From Fall Prevention To Athletics, One Simple Exercise
One simple exercise I give just about every patient I see in the clinic is balance. Simply standing on one foot can improve so many areas of a persons life. If you are finding you are feeling a bit unsteady as you are standing and walking, stand on one foot. If you are an athlete who plays on an uneven surface (soccer field or running on trails for example) or makes quick direction changes, stand on one foot. This simple exercise helps train and improve the little receptors in our joints that send quick messages back and forth about what position your joint is in, as well as train the quick reaction muscles that help stabilize our joints. Try to keep in mind, as you stand on one foot, your hip, knee and foot should be aligned, your hips should be level, and your upper half shouldn’t be leaning to the right or the left so you train your body in the proper position.
If you try this exercise and you feel like you just can’t do it without falling over, start by holding onto a counter or the back of a sturdy chair. Progressively start to hold on with just one hand and then one finger and then “look mom – no hands!” (all of these progressions should be done when you feel ready and safe to do so). If this progression seems too easy, you can make it more difficult by closing your eyes, standing on a squishy surface (a pillow or foam or even a folded up towel), or play catch or some other activity while standing on one foot. You can make it specific to your sport or activity.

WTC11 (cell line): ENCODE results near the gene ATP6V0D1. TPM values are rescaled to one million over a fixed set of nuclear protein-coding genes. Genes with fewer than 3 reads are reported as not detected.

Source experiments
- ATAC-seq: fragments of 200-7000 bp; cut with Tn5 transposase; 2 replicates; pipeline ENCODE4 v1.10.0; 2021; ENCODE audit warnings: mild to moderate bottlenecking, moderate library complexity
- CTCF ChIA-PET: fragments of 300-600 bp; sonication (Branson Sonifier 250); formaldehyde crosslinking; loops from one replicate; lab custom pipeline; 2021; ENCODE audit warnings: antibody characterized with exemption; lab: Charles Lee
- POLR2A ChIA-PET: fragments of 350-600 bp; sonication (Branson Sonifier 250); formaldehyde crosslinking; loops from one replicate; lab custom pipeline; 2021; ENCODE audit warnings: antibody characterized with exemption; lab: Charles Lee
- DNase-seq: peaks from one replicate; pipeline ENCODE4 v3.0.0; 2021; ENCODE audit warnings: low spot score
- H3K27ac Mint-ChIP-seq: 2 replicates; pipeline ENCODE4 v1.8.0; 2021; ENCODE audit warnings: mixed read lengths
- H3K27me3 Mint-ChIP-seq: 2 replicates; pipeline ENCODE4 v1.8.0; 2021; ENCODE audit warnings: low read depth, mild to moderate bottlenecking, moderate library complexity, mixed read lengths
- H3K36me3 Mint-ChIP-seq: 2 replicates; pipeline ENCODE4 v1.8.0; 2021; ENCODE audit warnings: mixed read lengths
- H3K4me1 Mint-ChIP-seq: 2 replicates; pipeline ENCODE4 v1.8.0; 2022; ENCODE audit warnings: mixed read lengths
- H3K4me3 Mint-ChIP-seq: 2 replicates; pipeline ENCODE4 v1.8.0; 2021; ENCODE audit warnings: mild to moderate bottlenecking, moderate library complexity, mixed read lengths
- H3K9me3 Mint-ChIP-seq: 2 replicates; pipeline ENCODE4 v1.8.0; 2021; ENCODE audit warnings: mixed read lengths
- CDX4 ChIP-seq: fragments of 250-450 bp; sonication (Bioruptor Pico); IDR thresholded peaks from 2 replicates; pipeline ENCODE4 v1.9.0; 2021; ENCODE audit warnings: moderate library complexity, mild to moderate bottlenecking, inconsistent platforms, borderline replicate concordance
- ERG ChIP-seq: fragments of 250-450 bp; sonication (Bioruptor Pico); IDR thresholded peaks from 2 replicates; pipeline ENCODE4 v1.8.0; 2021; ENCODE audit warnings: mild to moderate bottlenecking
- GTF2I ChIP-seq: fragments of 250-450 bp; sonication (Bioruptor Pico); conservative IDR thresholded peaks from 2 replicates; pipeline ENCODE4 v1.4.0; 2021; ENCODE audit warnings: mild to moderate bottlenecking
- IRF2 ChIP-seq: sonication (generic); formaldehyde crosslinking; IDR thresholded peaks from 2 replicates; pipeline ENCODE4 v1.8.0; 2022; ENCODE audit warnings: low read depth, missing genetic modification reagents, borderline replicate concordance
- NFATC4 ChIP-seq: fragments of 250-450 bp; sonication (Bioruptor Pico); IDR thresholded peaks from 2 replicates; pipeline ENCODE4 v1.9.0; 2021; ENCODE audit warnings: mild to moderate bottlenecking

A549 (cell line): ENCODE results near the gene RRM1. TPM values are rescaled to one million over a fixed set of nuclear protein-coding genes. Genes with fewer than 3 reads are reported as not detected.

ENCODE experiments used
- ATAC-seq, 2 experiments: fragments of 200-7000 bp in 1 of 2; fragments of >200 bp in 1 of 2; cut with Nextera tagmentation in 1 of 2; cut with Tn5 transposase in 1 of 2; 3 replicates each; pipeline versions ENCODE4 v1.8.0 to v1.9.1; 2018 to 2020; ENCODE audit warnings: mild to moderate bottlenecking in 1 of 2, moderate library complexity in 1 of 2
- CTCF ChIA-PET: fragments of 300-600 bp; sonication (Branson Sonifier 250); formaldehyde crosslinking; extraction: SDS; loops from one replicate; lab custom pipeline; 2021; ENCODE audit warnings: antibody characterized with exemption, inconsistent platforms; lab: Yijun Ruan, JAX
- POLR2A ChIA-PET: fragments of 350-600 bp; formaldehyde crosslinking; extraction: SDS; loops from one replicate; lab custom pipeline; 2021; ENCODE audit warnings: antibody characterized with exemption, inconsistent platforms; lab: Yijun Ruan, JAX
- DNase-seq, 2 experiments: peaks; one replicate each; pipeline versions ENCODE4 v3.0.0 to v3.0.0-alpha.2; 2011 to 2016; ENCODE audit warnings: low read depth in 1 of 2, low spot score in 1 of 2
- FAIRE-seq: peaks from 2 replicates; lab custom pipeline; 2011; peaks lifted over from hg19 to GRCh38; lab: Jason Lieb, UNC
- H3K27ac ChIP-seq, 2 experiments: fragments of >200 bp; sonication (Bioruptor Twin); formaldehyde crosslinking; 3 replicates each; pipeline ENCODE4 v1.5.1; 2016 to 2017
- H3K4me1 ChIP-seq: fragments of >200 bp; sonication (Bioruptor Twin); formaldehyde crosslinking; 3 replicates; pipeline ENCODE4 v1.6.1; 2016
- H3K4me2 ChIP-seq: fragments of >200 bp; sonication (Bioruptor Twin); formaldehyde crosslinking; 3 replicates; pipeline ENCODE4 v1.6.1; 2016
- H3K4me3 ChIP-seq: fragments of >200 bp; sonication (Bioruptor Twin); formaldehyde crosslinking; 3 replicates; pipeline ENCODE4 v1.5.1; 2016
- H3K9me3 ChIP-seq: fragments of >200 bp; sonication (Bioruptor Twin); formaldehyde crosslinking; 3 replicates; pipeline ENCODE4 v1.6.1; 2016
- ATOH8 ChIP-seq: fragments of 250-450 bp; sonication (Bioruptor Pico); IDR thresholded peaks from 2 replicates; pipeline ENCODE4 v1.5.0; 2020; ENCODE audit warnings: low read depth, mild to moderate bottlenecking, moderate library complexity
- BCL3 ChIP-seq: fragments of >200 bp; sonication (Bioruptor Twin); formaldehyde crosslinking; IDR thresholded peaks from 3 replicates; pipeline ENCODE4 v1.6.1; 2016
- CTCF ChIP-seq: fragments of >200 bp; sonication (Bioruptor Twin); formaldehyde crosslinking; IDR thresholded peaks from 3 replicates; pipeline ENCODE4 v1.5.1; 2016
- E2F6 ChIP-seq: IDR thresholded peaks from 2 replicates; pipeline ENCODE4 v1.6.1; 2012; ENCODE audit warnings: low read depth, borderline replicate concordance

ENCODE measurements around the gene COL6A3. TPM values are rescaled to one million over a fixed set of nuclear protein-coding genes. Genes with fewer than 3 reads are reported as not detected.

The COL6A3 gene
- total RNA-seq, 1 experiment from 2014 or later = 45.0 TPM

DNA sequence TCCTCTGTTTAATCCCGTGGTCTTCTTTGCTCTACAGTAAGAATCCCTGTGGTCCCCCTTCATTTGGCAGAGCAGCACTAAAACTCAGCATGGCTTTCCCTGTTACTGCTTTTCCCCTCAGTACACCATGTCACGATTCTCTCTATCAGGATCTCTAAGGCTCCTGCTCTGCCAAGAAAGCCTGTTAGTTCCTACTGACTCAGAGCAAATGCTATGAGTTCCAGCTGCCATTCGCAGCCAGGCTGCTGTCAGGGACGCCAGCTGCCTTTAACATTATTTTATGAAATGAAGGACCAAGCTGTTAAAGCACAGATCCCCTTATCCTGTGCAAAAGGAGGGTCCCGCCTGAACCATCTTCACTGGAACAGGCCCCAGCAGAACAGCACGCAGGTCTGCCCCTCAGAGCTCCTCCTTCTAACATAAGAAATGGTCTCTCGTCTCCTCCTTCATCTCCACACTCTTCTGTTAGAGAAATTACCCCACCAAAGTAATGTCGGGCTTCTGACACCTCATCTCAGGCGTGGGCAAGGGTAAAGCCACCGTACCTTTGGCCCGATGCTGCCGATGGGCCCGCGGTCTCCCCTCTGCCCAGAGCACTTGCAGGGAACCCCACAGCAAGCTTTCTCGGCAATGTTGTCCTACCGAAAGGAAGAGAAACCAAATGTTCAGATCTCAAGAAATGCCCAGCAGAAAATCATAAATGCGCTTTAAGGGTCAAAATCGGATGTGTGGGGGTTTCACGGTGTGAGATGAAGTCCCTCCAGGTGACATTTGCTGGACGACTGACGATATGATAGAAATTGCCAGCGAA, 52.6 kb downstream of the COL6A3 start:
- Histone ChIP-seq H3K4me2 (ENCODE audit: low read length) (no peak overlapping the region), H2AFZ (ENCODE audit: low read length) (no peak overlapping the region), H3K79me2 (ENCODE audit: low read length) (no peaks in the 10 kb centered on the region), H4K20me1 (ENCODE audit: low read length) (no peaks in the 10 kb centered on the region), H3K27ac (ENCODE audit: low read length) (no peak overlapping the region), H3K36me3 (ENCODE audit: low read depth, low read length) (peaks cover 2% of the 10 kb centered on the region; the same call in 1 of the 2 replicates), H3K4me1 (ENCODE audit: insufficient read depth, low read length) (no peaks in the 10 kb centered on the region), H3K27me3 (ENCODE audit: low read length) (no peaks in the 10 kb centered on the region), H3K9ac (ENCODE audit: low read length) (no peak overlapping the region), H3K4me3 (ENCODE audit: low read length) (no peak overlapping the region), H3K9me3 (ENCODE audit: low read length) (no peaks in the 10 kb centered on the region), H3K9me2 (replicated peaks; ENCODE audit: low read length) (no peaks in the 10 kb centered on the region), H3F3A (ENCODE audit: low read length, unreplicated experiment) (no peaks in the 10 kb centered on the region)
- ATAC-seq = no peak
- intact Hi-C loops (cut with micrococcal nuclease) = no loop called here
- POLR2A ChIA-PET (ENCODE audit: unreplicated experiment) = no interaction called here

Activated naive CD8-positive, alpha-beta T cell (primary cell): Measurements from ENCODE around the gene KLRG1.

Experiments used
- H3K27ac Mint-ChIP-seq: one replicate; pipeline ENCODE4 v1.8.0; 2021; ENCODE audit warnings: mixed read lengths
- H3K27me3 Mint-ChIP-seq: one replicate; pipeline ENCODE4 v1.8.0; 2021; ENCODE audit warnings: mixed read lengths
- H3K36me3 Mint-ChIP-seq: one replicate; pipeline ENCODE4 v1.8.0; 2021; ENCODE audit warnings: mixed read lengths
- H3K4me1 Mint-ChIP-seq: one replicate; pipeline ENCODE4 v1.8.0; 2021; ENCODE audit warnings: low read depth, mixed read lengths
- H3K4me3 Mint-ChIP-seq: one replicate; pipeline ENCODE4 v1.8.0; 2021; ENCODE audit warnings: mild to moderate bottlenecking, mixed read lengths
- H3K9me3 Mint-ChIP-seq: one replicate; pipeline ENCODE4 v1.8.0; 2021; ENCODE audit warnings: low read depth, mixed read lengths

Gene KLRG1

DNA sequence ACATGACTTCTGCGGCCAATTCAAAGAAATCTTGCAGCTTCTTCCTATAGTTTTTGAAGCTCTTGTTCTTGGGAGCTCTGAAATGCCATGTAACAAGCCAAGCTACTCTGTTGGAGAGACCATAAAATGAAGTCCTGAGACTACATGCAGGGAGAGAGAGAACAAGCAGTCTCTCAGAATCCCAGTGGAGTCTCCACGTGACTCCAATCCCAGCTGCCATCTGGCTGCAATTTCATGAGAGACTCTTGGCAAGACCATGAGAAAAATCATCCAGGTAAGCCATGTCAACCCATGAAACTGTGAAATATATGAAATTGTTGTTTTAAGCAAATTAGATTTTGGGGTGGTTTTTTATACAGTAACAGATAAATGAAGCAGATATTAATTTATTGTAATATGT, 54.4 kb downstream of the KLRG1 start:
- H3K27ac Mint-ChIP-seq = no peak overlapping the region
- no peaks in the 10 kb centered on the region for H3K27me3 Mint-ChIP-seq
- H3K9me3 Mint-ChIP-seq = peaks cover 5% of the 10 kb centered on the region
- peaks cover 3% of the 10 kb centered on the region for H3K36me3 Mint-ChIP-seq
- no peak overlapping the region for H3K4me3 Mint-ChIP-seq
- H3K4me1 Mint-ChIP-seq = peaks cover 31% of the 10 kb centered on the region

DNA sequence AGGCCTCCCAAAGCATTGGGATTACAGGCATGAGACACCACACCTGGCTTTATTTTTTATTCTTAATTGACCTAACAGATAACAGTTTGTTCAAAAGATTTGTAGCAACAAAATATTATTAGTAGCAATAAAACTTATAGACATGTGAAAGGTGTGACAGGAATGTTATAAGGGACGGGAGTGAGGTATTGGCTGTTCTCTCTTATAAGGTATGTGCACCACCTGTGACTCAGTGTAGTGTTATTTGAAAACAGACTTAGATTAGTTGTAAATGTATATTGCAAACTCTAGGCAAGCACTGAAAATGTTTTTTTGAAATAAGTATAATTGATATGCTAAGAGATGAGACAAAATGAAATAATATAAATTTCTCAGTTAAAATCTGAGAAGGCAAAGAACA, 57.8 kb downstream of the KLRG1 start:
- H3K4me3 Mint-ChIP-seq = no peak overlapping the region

Balance is something almost every patient I see struggles with to some degree at the beginning (gymnasts and skate boarders seem to be the exceptions to the rule), and it seems to be one of the slowest things to improve, so don’t be frustrated if you find it difficult or it feels like the exercise is not improving. The old saying, “practice makes perfect” holds very true with this. Give it a try and stick with it and eventually you’ll be standing on one foot like a flamingo!